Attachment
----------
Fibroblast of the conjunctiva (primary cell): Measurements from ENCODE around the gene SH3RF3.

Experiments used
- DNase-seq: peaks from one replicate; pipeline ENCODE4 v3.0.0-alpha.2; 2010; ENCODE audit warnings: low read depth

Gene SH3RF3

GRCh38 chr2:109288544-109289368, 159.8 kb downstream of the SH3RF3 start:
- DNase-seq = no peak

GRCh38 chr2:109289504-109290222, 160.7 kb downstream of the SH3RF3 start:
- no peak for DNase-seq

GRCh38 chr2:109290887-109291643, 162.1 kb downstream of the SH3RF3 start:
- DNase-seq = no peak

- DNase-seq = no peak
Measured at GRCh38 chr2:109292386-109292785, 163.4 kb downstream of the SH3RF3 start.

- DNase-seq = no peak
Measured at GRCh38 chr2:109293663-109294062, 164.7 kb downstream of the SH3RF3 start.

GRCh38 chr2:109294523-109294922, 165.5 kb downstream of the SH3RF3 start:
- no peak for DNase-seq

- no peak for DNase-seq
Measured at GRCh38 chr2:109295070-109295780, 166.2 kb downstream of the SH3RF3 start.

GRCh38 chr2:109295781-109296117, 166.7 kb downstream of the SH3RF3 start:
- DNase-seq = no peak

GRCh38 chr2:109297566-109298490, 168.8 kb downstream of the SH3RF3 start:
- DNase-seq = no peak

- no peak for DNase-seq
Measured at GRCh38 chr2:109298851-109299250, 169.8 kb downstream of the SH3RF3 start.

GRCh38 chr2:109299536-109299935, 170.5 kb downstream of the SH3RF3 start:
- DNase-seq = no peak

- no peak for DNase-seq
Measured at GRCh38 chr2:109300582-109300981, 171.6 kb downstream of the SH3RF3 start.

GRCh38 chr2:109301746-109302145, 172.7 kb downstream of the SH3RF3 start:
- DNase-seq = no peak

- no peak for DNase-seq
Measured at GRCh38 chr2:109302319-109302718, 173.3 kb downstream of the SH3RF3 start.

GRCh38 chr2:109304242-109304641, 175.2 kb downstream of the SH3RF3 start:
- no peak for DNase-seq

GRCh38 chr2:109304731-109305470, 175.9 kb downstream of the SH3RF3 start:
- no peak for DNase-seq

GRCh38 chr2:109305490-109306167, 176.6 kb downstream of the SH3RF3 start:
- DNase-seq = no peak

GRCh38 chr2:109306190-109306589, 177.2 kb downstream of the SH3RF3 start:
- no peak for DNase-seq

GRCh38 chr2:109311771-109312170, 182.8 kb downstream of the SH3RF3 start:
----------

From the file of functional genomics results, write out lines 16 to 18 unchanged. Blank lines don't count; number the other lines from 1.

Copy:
- no peak for DNase-seq

- no peak for DNase-seq
Measured at GRCh38 chr2:109295070-109295780, 166.2 kb downstream of the SH3RF3 start.